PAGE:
Edgar Allen Poe–Person Vs. Fate

Forever will you be traumatized, as the ominous images of a gruesome midnight slaughter seep into every little wrinkle of your brain; the agonizing voice of a talking raven enters through your ears and clenches onto your heart.

Oh, don’t feel lonesome…Edgar Allan Poe had once felt this way before, while the pen was still in his grip, writing “The Raven” and “The Tell-Tale Heart”. Poe had had a twisted childhood. He was orphaned at a very young age, and later sent to live with the Allen family, which was certainly not the most hospitable place to be. Mr. Allen and Poe had a corrupted relationship, and soon, Poe was disowned by the Allen’s to live on his own. His twisted childhood memories and his impoverished lifestyle as an adult was what inspired his collection of disturbing, painful literature.

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The voices behind “The Tell-Tale Heart” and “The Raven” may have some very distinct differences, but looking deep into both pieces, his poignant experiences of love and death are revealed. “The Raven” is a well-known poem about a person’s grief after the death of Lenore, the love of his life. The poem sets place in a Victorian-style library, where the speaker sits alone with the comfort of a book, struggling to distract himself from the heartaches over the “lost Lenore”. During the presence of Lenore, he was provided with happiness and company, and he could have none of these feelings from any other being. He depended on Lenore, and now that she was gone, he had no interest in the events of the outside world. For days, he had been hearing thumps on his door, but made no effort to find out who had been looking for him.

Finally, in hopes that it was Lenore coming back for him, he opened up his windows, only to find that it was a large, spooky raven. He was astonished at first, by the fact that the raven could speak, as it repetitively said, “Nevermore”. However, the raven’s words soon began to bring hopelessness to him over Lenore, and his feelings toward it changed from amusement to frustration. “The Tell-Tale Heart” is a short story about a caretaker’s obsessive fear over an old man’s cataract, or “the vulture’s eye”. Although the caretaker has no real grudge over the old man in person, he cannot control the anguish that swells up inside of him when his own eye catches the old man’s.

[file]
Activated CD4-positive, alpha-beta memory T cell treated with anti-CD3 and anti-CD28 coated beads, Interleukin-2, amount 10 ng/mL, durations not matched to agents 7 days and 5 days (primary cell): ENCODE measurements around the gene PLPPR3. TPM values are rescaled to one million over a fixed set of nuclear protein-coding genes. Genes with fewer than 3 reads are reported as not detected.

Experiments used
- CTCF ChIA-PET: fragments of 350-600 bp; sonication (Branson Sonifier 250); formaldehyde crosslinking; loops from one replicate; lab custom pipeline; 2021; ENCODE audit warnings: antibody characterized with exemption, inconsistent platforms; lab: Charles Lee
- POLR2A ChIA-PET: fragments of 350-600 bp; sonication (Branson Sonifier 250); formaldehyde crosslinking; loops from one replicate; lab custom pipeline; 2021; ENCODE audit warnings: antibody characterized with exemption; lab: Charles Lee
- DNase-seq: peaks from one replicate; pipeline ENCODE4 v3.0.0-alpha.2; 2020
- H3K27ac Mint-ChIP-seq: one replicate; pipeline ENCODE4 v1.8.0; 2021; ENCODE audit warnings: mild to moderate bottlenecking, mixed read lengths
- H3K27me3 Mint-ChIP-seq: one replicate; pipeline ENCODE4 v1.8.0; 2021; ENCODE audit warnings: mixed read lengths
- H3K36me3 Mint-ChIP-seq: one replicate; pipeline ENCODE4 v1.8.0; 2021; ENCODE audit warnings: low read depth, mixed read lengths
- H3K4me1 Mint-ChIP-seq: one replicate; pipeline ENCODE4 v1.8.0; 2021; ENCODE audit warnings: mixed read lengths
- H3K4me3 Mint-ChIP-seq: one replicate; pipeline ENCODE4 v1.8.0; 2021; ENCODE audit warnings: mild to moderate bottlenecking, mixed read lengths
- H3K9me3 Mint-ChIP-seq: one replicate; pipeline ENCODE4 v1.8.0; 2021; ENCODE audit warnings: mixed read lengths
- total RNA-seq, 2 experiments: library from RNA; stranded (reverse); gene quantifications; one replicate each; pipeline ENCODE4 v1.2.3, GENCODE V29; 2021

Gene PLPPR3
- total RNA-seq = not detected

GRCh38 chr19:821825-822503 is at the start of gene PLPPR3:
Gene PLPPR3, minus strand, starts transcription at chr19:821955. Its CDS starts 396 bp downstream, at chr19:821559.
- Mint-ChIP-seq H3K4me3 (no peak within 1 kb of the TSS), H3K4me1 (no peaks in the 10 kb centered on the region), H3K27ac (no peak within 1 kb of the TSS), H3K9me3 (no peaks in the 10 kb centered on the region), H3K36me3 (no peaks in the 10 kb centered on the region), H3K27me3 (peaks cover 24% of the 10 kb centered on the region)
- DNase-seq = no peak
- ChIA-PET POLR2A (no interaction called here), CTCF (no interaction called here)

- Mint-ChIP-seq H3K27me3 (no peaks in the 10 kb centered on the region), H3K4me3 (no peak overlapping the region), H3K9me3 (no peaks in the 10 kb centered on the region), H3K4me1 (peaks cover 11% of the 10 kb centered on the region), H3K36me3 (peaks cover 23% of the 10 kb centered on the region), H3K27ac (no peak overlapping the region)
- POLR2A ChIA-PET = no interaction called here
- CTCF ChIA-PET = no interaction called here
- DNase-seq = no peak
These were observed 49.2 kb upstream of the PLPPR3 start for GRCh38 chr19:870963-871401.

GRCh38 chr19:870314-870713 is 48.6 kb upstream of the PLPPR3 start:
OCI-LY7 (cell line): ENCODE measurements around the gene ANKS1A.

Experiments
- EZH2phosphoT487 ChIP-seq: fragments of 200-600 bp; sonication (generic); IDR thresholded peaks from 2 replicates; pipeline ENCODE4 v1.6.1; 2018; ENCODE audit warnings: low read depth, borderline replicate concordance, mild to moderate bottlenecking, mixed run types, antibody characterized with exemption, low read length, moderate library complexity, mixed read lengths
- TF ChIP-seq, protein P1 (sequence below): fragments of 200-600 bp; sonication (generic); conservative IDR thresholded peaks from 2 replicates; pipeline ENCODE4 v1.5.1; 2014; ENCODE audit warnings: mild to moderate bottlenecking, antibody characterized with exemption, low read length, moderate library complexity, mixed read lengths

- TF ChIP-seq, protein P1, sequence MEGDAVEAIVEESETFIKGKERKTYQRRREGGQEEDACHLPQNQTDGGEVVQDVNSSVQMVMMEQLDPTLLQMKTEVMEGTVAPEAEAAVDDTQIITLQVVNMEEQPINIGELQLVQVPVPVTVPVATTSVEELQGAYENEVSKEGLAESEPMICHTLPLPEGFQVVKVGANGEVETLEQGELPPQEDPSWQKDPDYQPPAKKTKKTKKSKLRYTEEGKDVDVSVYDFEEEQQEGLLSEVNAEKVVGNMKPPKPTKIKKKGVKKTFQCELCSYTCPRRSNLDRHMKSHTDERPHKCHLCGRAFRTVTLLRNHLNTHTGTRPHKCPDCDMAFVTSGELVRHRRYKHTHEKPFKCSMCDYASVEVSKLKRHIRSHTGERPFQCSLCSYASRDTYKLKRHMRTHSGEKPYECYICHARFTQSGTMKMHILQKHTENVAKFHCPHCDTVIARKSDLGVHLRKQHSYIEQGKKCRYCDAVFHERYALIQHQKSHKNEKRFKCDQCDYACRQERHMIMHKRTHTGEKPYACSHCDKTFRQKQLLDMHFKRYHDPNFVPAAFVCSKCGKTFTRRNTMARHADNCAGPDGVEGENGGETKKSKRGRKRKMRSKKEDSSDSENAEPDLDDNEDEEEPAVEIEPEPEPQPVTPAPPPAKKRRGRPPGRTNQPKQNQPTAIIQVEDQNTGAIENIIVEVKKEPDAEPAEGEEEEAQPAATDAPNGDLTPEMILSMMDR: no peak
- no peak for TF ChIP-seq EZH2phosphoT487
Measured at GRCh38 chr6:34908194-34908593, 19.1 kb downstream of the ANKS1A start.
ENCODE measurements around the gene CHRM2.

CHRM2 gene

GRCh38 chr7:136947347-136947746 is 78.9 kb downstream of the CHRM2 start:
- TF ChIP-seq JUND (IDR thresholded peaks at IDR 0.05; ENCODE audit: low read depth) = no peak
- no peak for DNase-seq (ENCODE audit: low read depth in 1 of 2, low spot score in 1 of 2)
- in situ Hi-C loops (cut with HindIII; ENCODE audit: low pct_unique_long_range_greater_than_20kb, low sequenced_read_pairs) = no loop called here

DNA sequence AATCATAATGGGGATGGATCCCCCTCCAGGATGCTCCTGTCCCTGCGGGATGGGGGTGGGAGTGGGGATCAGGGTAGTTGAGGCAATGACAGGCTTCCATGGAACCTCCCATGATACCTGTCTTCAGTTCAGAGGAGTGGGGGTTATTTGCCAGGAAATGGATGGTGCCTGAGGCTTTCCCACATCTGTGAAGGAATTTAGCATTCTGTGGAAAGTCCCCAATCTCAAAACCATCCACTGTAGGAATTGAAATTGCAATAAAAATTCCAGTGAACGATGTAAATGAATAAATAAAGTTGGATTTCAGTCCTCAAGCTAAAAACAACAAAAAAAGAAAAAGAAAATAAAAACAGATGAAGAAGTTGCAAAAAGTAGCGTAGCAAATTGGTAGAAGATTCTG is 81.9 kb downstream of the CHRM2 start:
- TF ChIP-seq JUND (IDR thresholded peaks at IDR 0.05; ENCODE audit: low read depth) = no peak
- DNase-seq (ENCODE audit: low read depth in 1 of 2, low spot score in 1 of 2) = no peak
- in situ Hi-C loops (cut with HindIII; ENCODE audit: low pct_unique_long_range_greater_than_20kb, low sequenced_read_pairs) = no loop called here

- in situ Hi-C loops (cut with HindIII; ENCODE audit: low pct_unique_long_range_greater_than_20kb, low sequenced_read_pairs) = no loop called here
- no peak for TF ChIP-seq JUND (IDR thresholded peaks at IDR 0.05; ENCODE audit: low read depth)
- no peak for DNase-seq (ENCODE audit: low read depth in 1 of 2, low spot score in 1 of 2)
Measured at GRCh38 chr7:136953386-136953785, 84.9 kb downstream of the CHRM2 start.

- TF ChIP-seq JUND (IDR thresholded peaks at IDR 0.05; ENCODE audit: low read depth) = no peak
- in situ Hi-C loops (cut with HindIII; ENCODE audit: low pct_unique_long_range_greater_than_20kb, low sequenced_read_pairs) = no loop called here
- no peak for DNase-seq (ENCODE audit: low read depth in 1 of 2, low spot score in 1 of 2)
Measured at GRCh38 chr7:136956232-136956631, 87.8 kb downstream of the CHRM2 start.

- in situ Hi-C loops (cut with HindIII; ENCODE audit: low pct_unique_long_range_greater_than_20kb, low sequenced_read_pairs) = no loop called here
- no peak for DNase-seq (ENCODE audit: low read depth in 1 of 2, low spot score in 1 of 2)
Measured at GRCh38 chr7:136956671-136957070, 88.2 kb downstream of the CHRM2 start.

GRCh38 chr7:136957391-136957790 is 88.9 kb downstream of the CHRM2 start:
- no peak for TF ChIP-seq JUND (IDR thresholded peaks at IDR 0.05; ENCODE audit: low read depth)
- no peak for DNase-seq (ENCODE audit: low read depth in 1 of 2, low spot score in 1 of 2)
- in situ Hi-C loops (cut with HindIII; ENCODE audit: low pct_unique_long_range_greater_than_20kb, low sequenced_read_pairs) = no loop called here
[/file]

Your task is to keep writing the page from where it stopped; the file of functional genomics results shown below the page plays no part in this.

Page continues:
And so, desperate to get rid of his pain, he made the decision to take the life of the old man. His plan was scrupulous, and by the eighth attempt he reached success. After suffocating the old man to death by pushing his bed over him, this ruthless murderer chopped the dead body into pieces in the bathtub, and hid them carefully in the floors. When a group of policemen entered the old man’s house for inspection, they could find no evidence that “he” was to blame. However, guilt finally caught up with him, the beating of his heart, or perhaps voices from heaven and hell led him to admit his actions.

Throughout the entire story, the narrator denies insanity, but clearly his mind is disturbed. The narrators of both texts speak in dark, gloomy tones. Their feelings of depression and animosity have come from their obsessions over events that they have absolutely no control over. Thus, the conflicts that are experienced by both narrators would fall into the “person vs. fate” category. On top of their negativity, they are tormented by the evil.

The narrator from the “Tell-Tale Heart” has voices from both heaven and hell pushing him towards his actions, and the narrator from “The Raven” fell into even deeper despair after his encounter with the raven. Their use of figurative language, including disturbing details about their feelings and inner thoughts show exactly how heartbroken or insane they are over what has happened in their lives. They both cannot face reality, whether it was the death of a loved one, or the psychoses that has taken over them. “The Raven” and “The Tell-Tale Heart” were perhaps Edgar Allan Poe’s two most heartbreaking stories. If readers make the effort to analyze both texts, then they will gain a clearer understanding of Poe’s painful lifetime experiences. Sure, Poe may not have exactly “chopped up his body parts” or “spoke to the talking raven”, but his eerie descriptions and commentaries are unforgettable in any readers’ minds.